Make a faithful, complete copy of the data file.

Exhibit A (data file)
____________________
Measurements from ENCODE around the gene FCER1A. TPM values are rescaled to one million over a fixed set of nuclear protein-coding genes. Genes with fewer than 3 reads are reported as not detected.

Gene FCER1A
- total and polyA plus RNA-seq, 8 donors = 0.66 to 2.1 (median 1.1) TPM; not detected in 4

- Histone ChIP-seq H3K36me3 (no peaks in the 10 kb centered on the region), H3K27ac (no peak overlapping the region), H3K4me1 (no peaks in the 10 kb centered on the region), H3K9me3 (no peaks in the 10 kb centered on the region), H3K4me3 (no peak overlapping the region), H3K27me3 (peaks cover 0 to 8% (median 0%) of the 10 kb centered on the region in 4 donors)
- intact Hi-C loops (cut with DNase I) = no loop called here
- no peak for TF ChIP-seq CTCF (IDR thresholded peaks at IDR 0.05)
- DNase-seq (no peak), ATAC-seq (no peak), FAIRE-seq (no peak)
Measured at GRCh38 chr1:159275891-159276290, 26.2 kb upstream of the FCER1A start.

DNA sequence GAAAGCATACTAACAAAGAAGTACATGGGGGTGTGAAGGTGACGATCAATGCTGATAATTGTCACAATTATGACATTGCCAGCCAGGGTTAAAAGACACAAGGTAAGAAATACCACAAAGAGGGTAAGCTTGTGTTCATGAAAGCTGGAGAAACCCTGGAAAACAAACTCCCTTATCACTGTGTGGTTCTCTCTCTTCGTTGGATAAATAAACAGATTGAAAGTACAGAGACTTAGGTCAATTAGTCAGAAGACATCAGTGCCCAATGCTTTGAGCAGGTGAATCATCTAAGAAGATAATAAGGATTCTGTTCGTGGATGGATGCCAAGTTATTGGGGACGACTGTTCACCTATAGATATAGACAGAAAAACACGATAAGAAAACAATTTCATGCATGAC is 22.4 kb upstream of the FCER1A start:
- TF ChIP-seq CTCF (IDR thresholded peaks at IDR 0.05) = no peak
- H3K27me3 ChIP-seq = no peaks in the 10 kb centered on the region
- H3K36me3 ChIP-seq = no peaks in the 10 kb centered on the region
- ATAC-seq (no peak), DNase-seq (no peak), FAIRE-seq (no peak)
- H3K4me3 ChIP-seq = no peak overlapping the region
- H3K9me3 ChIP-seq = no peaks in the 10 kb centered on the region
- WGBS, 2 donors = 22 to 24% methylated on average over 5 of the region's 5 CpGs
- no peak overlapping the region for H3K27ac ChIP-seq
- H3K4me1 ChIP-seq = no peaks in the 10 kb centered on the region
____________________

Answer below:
Measurements from ENCODE around the gene FCER1A. TPM values are rescaled to one million over a fixed set of nuclear protein-coding genes. Genes with fewer than 3 reads are reported as not detected.

Gene FCER1A
- total and polyA plus RNA-seq, 8 donors = 0.66 to 2.1 (median 1.1) TPM; not detected in 4

- Histone ChIP-seq H3K36me3 (no peaks in the 10 kb centered on the region), H3K27ac (no peak overlapping the region), H3K4me1 (no peaks in the 10 kb centered on the region), H3K9me3 (no peaks in the 10 kb centered on the region), H3K4me3 (no peak overlapping the region), H3K27me3 (peaks cover 0 to 8% (median 0%) of the 10 kb centered on the region in 4 donors)
- intact Hi-C loops (cut with DNase I) = no loop called here
- no peak for TF ChIP-seq CTCF (IDR thresholded peaks at IDR 0.05)
- DNase-seq (no peak), ATAC-seq (no peak), FAIRE-seq (no peak)
Measured at GRCh38 chr1:159275891-159276290, 26.2 kb upstream of the FCER1A start.

DNA sequence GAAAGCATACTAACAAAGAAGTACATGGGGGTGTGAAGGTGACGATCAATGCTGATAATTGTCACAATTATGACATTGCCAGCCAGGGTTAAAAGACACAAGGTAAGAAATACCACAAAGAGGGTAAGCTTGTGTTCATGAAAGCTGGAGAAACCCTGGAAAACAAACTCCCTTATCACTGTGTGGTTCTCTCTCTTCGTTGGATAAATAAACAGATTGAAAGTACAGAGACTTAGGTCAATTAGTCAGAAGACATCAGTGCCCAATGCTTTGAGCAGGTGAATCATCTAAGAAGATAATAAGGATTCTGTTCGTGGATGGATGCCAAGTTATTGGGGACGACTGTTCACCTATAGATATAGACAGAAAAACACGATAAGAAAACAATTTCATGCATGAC is 22.4 kb upstream of the FCER1A start:
- TF ChIP-seq CTCF (IDR thresholded peaks at IDR 0.05) = no peak
- H3K27me3 ChIP-seq = no peaks in the 10 kb centered on the region
- H3K36me3 ChIP-seq = no peaks in the 10 kb centered on the region
- ATAC-seq (no peak), DNase-seq (no peak), FAIRE-seq (no peak)
- H3K4me3 ChIP-seq = no peak overlapping the region
- H3K9me3 ChIP-seq = no peaks in the 10 kb centered on the region
- WGBS, 2 donors = 22 to 24% methylated on average over 5 of the region's 5 CpGs
- no peak overlapping the region for H3K27ac ChIP-seq
- H3K4me1 ChIP-seq = no peaks in the 10 kb centered on the region